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Limit of Gamma Functions product


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So, the application of this approximation to the Gamma function is independent of the number set that the argument of Gamma belongs to? i.e. wether the argument is natural or real number etc

 

Thank you!!!

I guess you can just apply the Stirling formula listed below to get the desired result.

 

[Remember that x!=Gamma(x+1)]

 

 

22737c8953735c3481c51a2debae2351.png

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I don't think it has a wel defined limit. For large v, it will grow like v! (that is a factorial, not an exclamation).

 

Edit: Ack! I take that back. I missed the s^(-v/2) at the front, which is exponential decay. The exponential trumps the factorial, so I think the limit is 0.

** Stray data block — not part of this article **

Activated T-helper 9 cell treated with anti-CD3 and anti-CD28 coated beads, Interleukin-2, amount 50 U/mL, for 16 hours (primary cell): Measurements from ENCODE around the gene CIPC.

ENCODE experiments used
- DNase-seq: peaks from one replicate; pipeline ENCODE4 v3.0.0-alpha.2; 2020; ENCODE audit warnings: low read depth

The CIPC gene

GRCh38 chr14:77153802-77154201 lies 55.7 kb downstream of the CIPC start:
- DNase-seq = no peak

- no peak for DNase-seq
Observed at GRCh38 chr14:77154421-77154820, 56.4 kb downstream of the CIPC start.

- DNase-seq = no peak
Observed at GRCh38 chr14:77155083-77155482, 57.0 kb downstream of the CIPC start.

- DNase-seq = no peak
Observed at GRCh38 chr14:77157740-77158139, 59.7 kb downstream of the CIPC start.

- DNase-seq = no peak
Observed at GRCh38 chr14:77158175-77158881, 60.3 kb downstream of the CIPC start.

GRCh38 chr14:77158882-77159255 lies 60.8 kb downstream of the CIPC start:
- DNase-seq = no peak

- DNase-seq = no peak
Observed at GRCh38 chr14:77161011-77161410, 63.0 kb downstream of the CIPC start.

Edit 2: Err... no, I think factorial trumps exponential, so now I am back to thinking it is infinite. Let's just check with mathematica..... and yes indeed it is infinite.

Edited by Severian
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I found that the result depends on the value of s.

 

1. For 0<s<1, the result is infinity.

 

2. For s>1, the result is 0.

 

I found that the result depends on the value of s.

 

1. For 0<s<1, the result is infinity.

 

2. For s>1, the result is 0.

 

 

If s=1, the result is also 0.

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